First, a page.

When David prepared to fight the outsized Philistine soldier Goliath, the young and untested David refused to arm himself with the combat equipment of the day. Instead, the Bible explains, he used a sling and chose five smooth stones from a brook. David needed only one stone to dispatch his enemy.
What might those other four stones signify about the moral and spiritual dimensions of soldiering? And about what we owe to those who have served a higher cause in good faith?
Thanksgiving. Gratitude for those who've served their country as soldiers, sailors, Marines, and Air Force personnel wells up in so many of us without any prompting. Giving thanks – to veterans and to those on active duty – unites a people across all lines. Whether we wear our nation's flag on a lapel pin or less visibly cherish the values on which a country was built, we all have millions of reasons to thank God for those who've sacrificed to maintain our security.
Perhaps, like a pebble thrown into a lake, such thanksgiving begins with the serviceperson's own thanks to God for His help in times of fear or danger. We don't know all that was in David's heart when he volunteered to serve, but he went on to be credited as the author of psalms thanking God for His protection and deliverance, including the stirring words, "The Lord is my shepherd; I shall not want" (Ps. 23:1). Thank you, God, for shepherding all who, in their own ways, serve You by serving us.
Willingness. David had to be willing to go before he could prove himself courageous for having gone. We pay due tribute to those who serve for their willingness to go into combat and struggle with its fears. But an equal sacrifice comes with those stretches of anxious waiting – the grind of training, long separations from family and friends, endless equipment maintenance, the uncertainties and unknowns of awaiting deployment, the encampment preparations and yet more waiting "in theater."
And those who support from home those who've gone off to serve also have served their country. This is their day of tribute, too – the wives and husbands, children, friends, and coworkers of those who've worn the uniform of their country and served in good faith. Willingness to face unknowns and willingness to wait are both divinely given graces.
Meekness. While meekness may not be at the top of many soldiers' lists of qualities most sought after, it's only because meekness is often mistaken for weakness. And yet it's the thing most needed in stressful times. Often those counted greatest among a country's servants have been its meekest citizens.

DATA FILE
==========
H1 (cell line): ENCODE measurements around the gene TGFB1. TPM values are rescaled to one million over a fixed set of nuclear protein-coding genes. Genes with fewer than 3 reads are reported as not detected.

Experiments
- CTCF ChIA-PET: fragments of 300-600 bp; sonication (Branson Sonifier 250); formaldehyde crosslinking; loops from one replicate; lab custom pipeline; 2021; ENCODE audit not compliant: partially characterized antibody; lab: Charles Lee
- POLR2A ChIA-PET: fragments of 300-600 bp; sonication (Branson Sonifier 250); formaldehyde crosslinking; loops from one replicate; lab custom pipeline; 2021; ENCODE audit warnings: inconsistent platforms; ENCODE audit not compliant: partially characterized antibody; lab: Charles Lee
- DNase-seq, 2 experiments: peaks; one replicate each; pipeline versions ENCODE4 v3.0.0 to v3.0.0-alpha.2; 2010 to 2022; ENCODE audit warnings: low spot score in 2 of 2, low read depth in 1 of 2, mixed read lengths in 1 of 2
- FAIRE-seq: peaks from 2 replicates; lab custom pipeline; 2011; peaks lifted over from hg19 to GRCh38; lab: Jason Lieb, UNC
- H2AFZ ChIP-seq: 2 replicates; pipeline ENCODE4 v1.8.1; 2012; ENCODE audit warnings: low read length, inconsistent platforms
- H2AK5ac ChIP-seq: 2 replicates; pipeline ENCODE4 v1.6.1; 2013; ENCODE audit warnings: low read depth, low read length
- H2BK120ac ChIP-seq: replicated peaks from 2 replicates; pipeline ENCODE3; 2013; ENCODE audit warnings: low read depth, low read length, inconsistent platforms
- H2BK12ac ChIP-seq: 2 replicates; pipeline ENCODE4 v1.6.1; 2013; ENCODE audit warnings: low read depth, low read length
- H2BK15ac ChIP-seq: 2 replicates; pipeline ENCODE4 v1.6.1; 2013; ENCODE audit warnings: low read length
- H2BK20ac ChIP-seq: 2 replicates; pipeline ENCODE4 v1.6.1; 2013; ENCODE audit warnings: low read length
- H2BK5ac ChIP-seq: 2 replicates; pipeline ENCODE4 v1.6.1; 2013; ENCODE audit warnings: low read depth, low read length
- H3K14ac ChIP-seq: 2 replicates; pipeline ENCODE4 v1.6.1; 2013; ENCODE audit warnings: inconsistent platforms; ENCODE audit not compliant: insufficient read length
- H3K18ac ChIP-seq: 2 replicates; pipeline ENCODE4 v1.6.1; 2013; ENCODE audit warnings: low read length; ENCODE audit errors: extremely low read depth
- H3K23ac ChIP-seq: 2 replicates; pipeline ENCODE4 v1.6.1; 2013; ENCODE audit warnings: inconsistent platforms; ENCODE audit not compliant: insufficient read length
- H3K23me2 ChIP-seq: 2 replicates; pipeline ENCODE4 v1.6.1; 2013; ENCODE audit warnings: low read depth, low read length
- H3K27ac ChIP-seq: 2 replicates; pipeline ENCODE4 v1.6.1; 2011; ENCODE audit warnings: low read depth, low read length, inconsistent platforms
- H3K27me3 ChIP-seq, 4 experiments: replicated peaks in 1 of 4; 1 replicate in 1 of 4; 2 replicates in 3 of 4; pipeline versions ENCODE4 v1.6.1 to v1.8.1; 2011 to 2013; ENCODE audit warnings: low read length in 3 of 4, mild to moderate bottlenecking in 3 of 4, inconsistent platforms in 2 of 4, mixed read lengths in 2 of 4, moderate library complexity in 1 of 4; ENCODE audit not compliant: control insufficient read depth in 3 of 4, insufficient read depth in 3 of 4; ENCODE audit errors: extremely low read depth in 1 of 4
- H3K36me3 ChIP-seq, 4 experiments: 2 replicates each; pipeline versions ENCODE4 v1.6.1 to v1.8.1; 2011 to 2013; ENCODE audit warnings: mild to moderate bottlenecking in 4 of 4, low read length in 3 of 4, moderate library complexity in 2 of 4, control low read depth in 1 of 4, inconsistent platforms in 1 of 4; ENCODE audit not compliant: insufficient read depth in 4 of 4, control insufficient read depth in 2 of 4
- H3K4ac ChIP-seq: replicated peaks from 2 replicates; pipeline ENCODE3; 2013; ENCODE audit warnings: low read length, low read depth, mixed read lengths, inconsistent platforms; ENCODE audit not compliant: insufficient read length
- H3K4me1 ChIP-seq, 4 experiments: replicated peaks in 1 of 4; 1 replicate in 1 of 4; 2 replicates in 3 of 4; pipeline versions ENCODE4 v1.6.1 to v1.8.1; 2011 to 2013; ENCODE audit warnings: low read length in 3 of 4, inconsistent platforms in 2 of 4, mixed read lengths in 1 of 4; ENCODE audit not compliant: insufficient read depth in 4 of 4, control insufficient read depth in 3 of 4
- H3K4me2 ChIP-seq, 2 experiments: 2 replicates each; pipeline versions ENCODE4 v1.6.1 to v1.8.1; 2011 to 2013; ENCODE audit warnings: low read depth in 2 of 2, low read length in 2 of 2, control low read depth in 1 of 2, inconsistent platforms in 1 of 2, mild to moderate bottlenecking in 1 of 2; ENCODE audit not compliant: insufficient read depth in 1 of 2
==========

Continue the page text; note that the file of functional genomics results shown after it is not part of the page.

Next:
Jesus never donned a uniform or carried a weapon, but he was meek enough to walk through a hostile mob without fear, and gentle enough to silence a case of violent mental illness. Superior thinking is more vital than superior force in fighting evil. To fail at war is less of a defeat than to fail at integrity, and to fail at loving others as God's own children is the worst of defeats, because that shortcoming only enables more warfare. Those veterans who have led in meekness have taught some of life's most powerful lessons.
Hope. Many are the veterans whose hearts yearn for that distant day when no one will have to go into combat. When warfare's devastating effects on those who fight, and on innocent noncombatants, will be a relic of history. But even David, who went on to become a great military leader, must have known that no military victory will end all fighting.
This newspaper's founder, Mary Baker Eddy, said she prayed daily that there be no more war, and that peoples everywhere "have one God, one Mind; love God supremely, and love their neighbor as themselves." And while she foresaw a continued need for armaments "for the purpose of preventing war and preserving peace," she also affirmed that "national disagreements can be, and should be, arbitrated wisely, fairly; and fully settled" ("The First Church of Christ, Scientist, and Miscellany," p. 286). That's a hope worthy of Veterans Day.